For almost a decade, the staff of The International Outsider have by means of undercover work been able to gain full access (more than the authorities), to the people of South Africa who live on the street, in the bush, in the mountains and on the fringes of society. This has led us into areas that we cautiously entered and though wary of the level of violence, we were very pleased with the copious amounts of information that we were party to. Much of it was involved in direct tangible criminality on the part of the people we mixed with and lived among.
Their criminal actions were mostly very minor but by sheer scale of numbers had an appreciable impact on their localities and the quality of its inhabitants. This in turn gave us a different perspective on the authorities as we could monitor their handling of a situation and whether this was corrupted in any way by either of the parties involved. Our understanding of their daily lives and also the mental states that went with them increased dramatically as a picture emerged of a society living side by side and inside the accepted version of society. Though visible to the naked eye, it went unnoticed and was ignored unless it crossed the path of the rest of the population. Yes it was observed by the authorities and helping sectors (like NGO’s, Charities etc.), however their agendas did not give them the unvarnished truth as their targets (the street people etc.) had definite agendas of their own to enable them to be given as much help as possible so the truth often went out the window.
One of South Africa’s growing problems is how to resolve the inclusion into society of the marginalised sectors of its population. This is further complicated by the fact that a sizeable proportion of it is composed of Asylum seekers and Illegal migrants who further complicate the matter by being very wary of any form of ‘officialdom’ and not being settled consistently. The people of the ‘streets’ are a mainstay of many sectors of the economy both local and national and provide a large part of the underpaid workforce whose working conditions and legal rights do not even begin to approach the requirements laid down by Law as regards employment.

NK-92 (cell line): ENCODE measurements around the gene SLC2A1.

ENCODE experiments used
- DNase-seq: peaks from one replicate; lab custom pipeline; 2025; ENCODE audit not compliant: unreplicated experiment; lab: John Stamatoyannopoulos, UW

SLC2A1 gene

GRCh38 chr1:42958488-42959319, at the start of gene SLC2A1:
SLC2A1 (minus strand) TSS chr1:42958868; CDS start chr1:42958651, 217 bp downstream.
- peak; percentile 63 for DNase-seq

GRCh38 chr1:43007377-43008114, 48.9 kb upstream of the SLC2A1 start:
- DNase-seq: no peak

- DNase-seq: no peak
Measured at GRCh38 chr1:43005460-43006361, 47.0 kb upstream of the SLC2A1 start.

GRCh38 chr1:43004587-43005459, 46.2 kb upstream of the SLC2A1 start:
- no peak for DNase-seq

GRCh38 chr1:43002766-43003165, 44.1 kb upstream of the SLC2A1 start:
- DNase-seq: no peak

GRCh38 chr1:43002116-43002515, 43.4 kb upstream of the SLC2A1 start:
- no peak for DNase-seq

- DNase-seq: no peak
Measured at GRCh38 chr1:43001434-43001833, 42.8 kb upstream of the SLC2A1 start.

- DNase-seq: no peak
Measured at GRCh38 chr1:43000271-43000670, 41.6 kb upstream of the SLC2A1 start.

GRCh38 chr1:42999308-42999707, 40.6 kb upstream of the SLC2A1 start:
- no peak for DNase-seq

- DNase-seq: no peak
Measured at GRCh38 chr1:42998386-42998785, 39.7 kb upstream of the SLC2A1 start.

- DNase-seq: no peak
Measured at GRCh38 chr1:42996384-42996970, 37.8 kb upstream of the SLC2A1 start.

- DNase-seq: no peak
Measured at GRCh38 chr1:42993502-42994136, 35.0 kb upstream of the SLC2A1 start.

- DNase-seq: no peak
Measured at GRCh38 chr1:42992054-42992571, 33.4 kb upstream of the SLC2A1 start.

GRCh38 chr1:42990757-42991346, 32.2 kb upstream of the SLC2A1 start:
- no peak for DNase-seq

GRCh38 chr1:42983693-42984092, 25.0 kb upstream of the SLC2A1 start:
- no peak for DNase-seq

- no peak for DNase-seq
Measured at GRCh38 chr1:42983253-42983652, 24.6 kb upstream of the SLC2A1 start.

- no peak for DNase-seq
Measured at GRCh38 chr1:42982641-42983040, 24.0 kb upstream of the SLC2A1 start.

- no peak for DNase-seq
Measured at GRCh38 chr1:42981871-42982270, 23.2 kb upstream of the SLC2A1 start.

With regard to the legal economy, they provide taxation through their purchasing power as the majority of transactions incur Sales Tax at point of sale which undermines the fallacy about them not adding anything to society financially but only being an ever increasing burden. It is true to say that they cannot pay for many of the services they use like the medical, legal, educational services or that they are subject to like the Court system but they are not the enormous drain on resources that politicians use as a convenient tool at election time to hoodwink the electorate into voting for them. An increasing problem is that the sheer scale has become more unmanageable due to the influx of economic migrants from all over Africa and the ever growing movement, especially by the young, leaving the rural areas to go to the urban conglomerations.
The need to survive on a daily basis with no possible nest egg to fall back upon in times of necessity leads to there being a very thin line between morality and criminality. Many only live on an hourly or immediate time scale as the “now” is ever present and they literally have nothing, no food, no shelter and only the clothes (in whatever state) on their backs and no more. This makes many of them live on the razor’s edge at all times so they become opportunists and though they may not have intended to commit a crime, if the opportunity arises they will most often take it. As usual, some of them will weigh up the consequences but at least half will not. This leads to the surreal situation where the mugger, the thief and the fraudster who will not employ their talents on their own neighbours are not either rejected or face disapproval from those they live among. If they do attack, rob or con those they live among, then heaven help them.